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Losing It

Democrats despair as Obama's campaign falters.

12:00 AM, Sep 17, 2008 • By MICHAEL WEISS
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As bellwethers of liberal demoralization about this election go, I've not yet come across anything so clanging as the following comment from Hannah Rosin, responding to the phenomenon of Sarah Palin: "One of my many depressed Obama-supporting friends suggests a tidy solution: Repeal the 19th Amendment." That would be the one that extends the franchise to women, and the point was driven home by the forum Rosin chose for relaying this morose alternative: the XX Factor feminist blog at Slate. I'll save you the trouble of searching out any black conservative's anguished recommendation that the 15th Amendment be put on hold until after John McCain is elected.

Yes, it's rather moonlight and self-pity in Democratic circles now that the prospect of an Obama administration may not be the certainty it seemed only weeks ago. "There is a growing sense of doom among Democrats I have spoken to," the Financial Times quotes a party fundraiser who formerly supported Hillary Clinton. "People are going crazy, telling the campaign 'you've got to do something'." Evidently, even congressional candidates from Obama's party have taken to distancing themselves from him and declined also to attack John McCain. Perhaps most telling of all was the banal remark from Bill Clinton, taken by Michael Crowley at The New Republic to be inspirational, that Obama would still win "pretty handily."

If you didn't know any better, you'd say an Obama falling-off is in progress. "Another election lost," runs the grim thought through the minds of perspiring Democrats, many of whom have misplaced their nuance once again and rushed to defend every line of attack on the Barack of the Right, from suggesting she owes her political career to an absence of abortions to demanding a post-natal Warren Commission to determine her true from fabricated offspring. So far Palin has proved impervious to even legitimate complaints made against her, and there are some women I know who hate everything she stands for but can't help but love the fact that she stands in high heels. Camille Paglia admires Palin's Wild West style of feminism and compares her to Madonna--and not the one with which social conservatives typically identify.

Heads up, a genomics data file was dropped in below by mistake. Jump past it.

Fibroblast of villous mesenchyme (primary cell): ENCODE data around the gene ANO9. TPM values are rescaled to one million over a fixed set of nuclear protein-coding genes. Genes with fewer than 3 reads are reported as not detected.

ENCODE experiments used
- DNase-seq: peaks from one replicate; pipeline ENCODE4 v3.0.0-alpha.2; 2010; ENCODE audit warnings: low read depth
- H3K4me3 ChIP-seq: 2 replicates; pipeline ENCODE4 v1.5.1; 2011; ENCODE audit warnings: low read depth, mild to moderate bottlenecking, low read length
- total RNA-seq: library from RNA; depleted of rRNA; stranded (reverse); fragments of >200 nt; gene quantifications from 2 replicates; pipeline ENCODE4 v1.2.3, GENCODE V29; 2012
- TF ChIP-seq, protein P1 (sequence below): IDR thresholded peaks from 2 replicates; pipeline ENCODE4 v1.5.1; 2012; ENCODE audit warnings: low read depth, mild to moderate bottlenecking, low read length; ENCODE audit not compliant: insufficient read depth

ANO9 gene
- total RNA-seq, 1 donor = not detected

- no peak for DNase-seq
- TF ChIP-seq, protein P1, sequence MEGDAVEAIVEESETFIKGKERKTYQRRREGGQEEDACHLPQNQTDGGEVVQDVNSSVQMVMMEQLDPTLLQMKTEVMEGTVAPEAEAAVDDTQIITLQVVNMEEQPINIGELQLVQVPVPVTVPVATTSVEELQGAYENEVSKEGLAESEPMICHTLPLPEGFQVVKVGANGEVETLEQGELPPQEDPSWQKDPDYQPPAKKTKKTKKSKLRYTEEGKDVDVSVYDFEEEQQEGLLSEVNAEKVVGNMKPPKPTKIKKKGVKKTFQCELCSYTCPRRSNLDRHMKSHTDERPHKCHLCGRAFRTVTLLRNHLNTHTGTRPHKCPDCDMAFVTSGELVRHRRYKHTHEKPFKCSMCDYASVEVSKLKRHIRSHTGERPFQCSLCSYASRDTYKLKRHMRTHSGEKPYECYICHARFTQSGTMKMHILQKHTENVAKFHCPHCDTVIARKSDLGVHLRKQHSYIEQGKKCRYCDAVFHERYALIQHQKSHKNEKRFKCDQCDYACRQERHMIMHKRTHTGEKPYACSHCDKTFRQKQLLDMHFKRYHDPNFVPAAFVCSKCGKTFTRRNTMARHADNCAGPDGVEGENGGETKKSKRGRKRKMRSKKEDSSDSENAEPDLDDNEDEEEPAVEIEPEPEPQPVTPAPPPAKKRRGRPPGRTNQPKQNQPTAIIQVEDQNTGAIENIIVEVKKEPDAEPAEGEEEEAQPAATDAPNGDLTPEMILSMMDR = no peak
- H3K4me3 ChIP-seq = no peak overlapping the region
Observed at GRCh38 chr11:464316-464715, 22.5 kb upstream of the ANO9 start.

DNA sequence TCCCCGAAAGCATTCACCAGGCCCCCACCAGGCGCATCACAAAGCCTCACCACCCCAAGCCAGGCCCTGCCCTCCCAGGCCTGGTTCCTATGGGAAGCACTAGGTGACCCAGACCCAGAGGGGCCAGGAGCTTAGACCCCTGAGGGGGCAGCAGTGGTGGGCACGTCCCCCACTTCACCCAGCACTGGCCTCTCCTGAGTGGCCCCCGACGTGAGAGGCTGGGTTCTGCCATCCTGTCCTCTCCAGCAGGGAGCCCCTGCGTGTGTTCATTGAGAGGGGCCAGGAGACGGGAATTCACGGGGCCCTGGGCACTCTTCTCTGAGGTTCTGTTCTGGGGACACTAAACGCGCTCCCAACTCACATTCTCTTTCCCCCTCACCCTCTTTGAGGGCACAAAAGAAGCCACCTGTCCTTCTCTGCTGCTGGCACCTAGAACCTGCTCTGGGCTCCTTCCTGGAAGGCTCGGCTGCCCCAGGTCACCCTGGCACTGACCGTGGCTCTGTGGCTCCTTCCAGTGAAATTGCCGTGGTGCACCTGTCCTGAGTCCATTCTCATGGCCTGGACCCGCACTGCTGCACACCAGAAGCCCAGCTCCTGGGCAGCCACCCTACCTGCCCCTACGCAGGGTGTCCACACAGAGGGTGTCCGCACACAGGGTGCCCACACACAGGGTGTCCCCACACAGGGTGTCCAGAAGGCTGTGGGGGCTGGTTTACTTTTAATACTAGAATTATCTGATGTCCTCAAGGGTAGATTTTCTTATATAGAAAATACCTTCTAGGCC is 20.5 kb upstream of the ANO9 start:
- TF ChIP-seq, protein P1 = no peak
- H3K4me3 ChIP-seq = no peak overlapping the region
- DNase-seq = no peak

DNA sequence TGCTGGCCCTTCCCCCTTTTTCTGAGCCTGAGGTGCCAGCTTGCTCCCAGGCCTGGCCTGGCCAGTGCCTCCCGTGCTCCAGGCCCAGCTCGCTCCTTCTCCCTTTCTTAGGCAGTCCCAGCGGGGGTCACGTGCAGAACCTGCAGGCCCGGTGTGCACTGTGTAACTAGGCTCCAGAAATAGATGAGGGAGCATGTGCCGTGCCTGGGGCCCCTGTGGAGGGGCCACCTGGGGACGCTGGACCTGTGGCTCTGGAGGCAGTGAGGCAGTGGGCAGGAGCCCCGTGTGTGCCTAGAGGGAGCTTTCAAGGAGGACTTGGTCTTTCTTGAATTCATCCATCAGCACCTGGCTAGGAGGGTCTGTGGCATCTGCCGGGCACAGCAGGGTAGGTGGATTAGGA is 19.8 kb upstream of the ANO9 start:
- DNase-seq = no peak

In his almost jaw-dropping inability to stand up to the revitalized McCain campaign (at least not without allowing it to dictate the rules of every engagement) Obama appears more and more like a hapless professor in a chaotic classroom, the kind who'd love to get to the lesson plan but is reduced to meekly asking everyone to "settle down now." Mark Cunningham of the New York Post offers a shrewd explanation for the disarray: It's David Axelrod's fault. Obama's chief strategist is used to managing urban campaigns where the stakes are not only smaller but the contestants are barely distinguishable from each other. And in the ultra-specific give-and-take of a primary, having a city-boy genius who can split differences and siphon off votes is an asset. But in a national contest against a well-organized and Machiavellian party machine, which specializes in the "vision thing," it's a liability:

New Yorkers may recall that [Axelrod] was on the Freddy Ferrer team - and how the class-warfare theme of "the Two New Yorks" managed to lose the 2005 mayoral race in a city that's overwhelmingly Democratic. (Yes, Bloomberg had his billions - but he was beatable.)

Nor did the same shtick do much for Axelrod client John Edwards, who didn't exactly score big with "the Two Americas" in the Democrats' 2004 presidential primaries.